E. Call Street at 4 pm. Visitors are welcome. rumba, salsa and mambo. Lessons are held in the Dance to a full-sized big band at the
Talleon Independent Artists, 386-7176, www.tfn. Oglesby Union or Student Services Building, American Legion Hall on Lake Ella everyTuesday
net/Talleon. Membership is open to professional Room 203, on FSU’s campus. Partners are not night at 7:30 pm.Enjoy the music of Glenn Miller,
and amateur artists in all media. Meetings are required, nor is any type of dancing experience. Tommy Dorsey, Benny Goodman, Count Basie
held the fourth Thursday of each month at 7 pm In Step Studio,2609 Glover Road, www.instepstudio. and Duke Ellington.It’s a ballroom dancer’s delight
at the Brush & Palette Studio on Timberlane com, 421-5151. Promotes understanding of with waltzes,cha chas,polkas,bosa novas,including
Road. Meetings include informative programs, cultures from around the world through dance, a whole range of latin dances, plus some tunes out
refreshments, and door prizes. Talleon works are exercise, and music. Home to Troupe Arabesque of the fifties and sixties,and music from the movies
currently on display at the Brush & Palette, Jim’s (Middle Eastern Performing Ensemble), the and Broadway stage.
Piano, and the Capital City Country Club. Mau’oli’oli Dancers (Polynesian dance), and Tallahassee Zydeco & Cajun Association
Thomas Eads Fine Art, 1122 Thomasville Road, Halimeda’s Oasis for dance costuming. Adult (TAZACA), 212-0431, zydeco-jan@comcast.
Suite 8, 224-1435, www.thomaseadsfineart. classes include Flamenco,Hawaiian Hula,Middle net. Formed in 2000 to bring bands and dance
com. Learn photography one-on-one from an Eastern dancing, and drumming. Private lessons instructors to Tallahassee from Lafayette and
award-winning professional. Classes are held at available. the surrounding towns of southwest Louisiana,
the gallery, scheduled for your convenience. Smart Killearn Performing Arts, 4500 W. Shannon Lakes TAZACA holds Zydeco and Cajun music and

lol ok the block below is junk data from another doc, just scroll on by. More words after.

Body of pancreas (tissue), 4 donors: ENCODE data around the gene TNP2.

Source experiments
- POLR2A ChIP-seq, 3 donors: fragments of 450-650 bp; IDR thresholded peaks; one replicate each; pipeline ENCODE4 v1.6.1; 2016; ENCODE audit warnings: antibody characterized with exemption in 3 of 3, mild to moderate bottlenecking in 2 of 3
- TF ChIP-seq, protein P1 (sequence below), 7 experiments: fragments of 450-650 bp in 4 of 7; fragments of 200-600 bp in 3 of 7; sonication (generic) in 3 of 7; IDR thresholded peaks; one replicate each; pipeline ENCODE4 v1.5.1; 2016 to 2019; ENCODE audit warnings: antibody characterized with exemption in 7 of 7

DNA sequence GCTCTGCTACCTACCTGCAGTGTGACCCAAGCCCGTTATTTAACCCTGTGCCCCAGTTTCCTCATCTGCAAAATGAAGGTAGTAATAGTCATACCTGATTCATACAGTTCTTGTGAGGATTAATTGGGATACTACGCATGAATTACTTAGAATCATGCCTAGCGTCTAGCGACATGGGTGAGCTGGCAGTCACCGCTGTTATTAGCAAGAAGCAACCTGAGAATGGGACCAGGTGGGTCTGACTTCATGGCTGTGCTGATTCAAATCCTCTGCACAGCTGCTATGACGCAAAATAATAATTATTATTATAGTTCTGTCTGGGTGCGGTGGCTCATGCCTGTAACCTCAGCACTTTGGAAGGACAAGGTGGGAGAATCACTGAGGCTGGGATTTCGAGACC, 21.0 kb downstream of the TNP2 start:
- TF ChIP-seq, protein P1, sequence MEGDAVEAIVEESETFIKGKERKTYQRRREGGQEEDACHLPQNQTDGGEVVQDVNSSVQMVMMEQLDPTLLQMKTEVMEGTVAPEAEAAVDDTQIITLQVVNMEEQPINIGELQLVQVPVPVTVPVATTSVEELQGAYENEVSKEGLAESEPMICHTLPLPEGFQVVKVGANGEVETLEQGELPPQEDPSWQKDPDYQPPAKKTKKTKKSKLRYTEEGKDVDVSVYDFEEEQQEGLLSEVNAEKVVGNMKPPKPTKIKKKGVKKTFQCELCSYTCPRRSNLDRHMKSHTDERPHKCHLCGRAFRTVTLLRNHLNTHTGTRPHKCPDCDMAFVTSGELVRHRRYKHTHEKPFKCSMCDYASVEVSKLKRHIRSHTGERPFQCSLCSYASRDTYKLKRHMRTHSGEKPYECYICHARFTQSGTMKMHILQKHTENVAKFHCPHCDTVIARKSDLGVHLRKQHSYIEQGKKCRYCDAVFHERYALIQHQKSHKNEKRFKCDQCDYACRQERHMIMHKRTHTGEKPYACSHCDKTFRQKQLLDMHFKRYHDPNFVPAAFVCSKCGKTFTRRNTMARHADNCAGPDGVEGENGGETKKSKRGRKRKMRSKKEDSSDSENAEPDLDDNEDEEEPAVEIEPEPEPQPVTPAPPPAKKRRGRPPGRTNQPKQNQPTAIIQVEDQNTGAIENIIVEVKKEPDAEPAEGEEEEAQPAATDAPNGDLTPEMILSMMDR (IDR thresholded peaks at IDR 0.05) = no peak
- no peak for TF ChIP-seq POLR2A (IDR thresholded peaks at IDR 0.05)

Digital Workshop is for beginners. Learn to #20, 443-7512 or 894-9364, www.killearnpa. dance events at the American Legion Dance Hall
make better pictures with a digital camera, and to com. Home of the Tallahassee Irish Step Dancers, and Bradfordville Blues Club. Members receive
enhance and share your pictures in three 2-hour Tallahassee’s own “Riverdance”performing group. discounts to sponsored dances.
sessions. Intentional Photography is for the more KPA offers a variety of dance and drama classes USA Dance, 562-1224,
experienced. Learn and apply photographic and for all ages. Instruction in Irish dance, tap, ballet, mweininger/tallusabda. Promotes competitive
artistic principles to achieve your goal; interview modern, hip-hop, creative drama, musical theatre, ballroom dancing and holds monthly social
before, critique after. and social dance (ballroom type) are available. dances at the Senior Center, 1400 N. Monroe
Mountain Dew Cloggers, 386-1263, www. Street. Beginner dancers and singles are welcome.
Images: Opposite page (clockwise) - African Caribbean Clogging classes and Free dance lessons often available prior to each
Dance Theatre, Tallahassee Contemporary Poets Society performances for all ages and levels.The instructors social dance.

(continued on page 12)

Capital Culture Magazine Winter 2007 | 11

style. Prior musical training is not necessary for drumming group. Tocamos plays Latin dance
MAKE MUSIC learning, loving and performing this exciting grooves, traditional folk songs from Cuba, Brazil,
Apalachee Blues Society, 668-5863, www. music. Rehearsals are Monday Evenings from and Puerto Rico, as well as traditional African Brings special Blues 6:30-9 pm at Capital Regional Medical Center, rhythms and instruments.Tocamos can be seen at
concerts and shows to the Tallahassee region and 2626 Capital Medical Blvd, in the Communicare Lake Ella on most Sundays from 5 pm-8 pm,and
supports Tallahassee’s many venues that present Building, Classroom #2. holds a community drum circle each First Friday
Blues music. Holds a monthly membership Tallahassee Chapter, Nashville Songwriters in Railroad Square.
meeting followed by an acoustic Blues jam.These Association,509-2695,www.nashvillesongwriters. Voces Angelorum, 942-6075, www.
jams enable novice musicians and singers to learn com. Provides aspiring songwriters with lessons, An auditioned, all-